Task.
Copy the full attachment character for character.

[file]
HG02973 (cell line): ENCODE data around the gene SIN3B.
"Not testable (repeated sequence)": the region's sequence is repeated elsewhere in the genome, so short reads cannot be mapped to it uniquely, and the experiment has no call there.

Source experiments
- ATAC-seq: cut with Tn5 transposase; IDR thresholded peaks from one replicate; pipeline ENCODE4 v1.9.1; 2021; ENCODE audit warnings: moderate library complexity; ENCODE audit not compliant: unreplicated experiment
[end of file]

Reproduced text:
HG02973 (cell line): ENCODE data around the gene SIN3B.
"Not testable (repeated sequence)": the region's sequence is repeated elsewhere in the genome, so short reads cannot be mapped to it uniquely, and the experiment has no call there.

Source experiments
- ATAC-seq: cut with Tn5 transposase; IDR thresholded peaks from one replicate; pipeline ENCODE4 v1.9.1; 2021; ENCODE audit warnings: moderate library complexity; ENCODE audit not compliant: unreplicated experiment